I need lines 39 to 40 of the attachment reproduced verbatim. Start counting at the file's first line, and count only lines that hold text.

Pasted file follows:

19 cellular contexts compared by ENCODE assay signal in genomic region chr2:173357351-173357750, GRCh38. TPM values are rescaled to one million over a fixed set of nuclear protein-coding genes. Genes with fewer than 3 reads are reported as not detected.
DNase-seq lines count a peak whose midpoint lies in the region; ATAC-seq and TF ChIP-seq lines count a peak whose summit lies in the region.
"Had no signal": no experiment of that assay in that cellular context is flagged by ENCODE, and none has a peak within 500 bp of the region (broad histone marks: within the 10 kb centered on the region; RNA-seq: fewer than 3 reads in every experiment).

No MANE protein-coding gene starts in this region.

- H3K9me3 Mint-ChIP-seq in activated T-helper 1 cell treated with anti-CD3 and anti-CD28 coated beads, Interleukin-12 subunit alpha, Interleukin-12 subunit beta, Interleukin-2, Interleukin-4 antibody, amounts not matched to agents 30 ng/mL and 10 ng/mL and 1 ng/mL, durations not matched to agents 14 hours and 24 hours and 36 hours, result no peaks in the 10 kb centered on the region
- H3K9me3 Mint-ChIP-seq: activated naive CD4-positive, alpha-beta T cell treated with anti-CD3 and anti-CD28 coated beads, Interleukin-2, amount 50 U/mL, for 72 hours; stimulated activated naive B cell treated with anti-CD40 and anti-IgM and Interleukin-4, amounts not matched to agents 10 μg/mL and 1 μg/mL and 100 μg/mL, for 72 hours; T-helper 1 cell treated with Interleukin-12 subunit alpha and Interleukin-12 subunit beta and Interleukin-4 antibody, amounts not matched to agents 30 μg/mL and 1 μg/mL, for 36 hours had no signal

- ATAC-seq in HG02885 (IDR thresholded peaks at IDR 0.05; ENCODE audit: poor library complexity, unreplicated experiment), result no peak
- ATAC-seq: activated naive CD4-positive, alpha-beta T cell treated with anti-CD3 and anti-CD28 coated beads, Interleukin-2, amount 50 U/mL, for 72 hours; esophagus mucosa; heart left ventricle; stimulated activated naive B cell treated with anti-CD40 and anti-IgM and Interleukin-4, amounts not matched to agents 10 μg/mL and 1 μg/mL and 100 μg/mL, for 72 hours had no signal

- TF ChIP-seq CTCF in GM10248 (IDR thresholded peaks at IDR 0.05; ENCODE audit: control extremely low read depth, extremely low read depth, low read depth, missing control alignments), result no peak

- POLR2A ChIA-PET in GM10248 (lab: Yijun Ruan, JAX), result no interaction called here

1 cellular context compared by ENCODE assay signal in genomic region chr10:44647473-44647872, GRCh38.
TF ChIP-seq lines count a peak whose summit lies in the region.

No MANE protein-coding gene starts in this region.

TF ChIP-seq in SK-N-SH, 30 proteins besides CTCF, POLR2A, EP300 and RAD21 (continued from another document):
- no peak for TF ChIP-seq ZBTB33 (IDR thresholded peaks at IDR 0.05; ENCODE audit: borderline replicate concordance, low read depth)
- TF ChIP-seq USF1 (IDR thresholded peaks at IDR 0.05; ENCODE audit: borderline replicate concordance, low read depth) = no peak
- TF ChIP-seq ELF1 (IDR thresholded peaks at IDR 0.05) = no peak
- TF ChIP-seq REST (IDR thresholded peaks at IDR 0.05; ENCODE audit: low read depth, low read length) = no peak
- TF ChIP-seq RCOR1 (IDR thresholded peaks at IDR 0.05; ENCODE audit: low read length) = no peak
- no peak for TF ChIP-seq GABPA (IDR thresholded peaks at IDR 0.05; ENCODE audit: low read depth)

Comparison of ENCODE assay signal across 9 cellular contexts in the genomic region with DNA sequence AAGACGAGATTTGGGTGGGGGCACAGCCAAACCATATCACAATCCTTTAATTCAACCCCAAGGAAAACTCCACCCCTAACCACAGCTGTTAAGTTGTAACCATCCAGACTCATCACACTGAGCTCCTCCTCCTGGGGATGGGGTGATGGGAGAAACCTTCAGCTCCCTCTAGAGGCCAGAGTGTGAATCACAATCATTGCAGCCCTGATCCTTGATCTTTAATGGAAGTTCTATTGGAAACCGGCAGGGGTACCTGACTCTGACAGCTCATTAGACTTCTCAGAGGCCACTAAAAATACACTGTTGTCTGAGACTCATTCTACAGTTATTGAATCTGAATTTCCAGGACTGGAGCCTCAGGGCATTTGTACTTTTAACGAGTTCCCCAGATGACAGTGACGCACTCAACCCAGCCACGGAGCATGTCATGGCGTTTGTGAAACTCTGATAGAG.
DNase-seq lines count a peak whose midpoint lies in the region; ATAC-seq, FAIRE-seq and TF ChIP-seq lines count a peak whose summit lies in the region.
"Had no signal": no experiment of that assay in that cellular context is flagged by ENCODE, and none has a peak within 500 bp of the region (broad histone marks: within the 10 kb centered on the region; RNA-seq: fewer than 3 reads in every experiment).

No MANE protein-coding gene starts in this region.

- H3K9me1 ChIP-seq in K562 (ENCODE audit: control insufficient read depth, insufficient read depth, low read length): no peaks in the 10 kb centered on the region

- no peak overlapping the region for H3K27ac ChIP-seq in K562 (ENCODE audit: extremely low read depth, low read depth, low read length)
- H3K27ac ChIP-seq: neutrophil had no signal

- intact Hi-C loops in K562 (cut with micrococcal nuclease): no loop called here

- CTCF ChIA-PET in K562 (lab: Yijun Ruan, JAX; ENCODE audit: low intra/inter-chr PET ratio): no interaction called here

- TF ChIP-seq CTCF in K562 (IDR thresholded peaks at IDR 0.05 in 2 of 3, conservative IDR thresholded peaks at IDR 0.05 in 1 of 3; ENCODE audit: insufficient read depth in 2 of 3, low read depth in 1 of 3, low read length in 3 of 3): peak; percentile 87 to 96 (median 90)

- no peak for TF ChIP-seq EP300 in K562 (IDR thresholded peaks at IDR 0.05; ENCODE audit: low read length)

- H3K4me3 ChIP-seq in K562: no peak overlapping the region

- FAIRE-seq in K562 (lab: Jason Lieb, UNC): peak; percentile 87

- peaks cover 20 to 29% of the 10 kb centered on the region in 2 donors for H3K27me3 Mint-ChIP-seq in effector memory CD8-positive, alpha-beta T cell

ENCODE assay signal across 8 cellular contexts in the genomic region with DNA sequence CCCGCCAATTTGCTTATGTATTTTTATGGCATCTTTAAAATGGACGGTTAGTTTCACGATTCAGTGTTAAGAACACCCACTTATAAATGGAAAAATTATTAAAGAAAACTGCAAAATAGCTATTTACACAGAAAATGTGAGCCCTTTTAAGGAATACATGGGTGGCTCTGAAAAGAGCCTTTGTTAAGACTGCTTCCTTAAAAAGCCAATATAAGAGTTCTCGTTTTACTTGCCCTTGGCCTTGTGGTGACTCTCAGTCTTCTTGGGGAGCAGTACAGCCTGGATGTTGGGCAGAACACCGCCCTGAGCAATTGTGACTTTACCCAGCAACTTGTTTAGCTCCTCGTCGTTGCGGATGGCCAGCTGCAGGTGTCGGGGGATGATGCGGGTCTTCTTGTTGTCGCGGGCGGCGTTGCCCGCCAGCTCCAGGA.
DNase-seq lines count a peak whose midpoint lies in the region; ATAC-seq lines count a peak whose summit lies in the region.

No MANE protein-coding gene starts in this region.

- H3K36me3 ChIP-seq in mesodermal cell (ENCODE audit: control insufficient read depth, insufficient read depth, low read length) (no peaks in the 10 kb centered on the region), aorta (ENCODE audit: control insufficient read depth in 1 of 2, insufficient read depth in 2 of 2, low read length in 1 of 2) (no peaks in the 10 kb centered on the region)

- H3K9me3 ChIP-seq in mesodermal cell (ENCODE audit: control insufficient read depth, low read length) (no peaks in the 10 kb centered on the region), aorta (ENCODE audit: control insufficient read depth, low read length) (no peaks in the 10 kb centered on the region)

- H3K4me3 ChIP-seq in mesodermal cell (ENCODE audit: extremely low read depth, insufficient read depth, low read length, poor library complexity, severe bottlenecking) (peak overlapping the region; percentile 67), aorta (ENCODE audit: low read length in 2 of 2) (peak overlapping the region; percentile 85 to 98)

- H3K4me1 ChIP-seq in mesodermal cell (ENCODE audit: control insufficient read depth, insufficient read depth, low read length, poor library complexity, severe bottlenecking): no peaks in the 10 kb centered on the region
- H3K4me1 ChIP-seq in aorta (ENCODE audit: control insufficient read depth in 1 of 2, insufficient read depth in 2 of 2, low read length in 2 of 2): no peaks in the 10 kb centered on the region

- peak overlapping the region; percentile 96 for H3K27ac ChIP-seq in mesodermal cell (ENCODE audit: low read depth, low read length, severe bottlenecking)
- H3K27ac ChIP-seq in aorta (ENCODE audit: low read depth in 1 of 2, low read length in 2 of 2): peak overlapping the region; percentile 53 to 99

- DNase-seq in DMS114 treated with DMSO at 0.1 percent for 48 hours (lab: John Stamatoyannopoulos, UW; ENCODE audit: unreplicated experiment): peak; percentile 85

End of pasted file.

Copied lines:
- H3K9me3 ChIP-seq in mesodermal cell (ENCODE audit: control insufficient read depth, low read length) (no peaks in the 10 kb centered on the region), aorta (ENCODE audit: control insufficient read depth, low read length) (no peaks in the 10 kb centered on the region)

- H3K4me3 ChIP-seq in mesodermal cell (ENCODE audit: extremely low read depth, insufficient read depth, low read length, poor library complexity, severe bottlenecking) (peak overlapping the region; percentile 67), aorta (ENCODE audit: low read length in 2 of 2) (peak overlapping the region; percentile 85 to 98)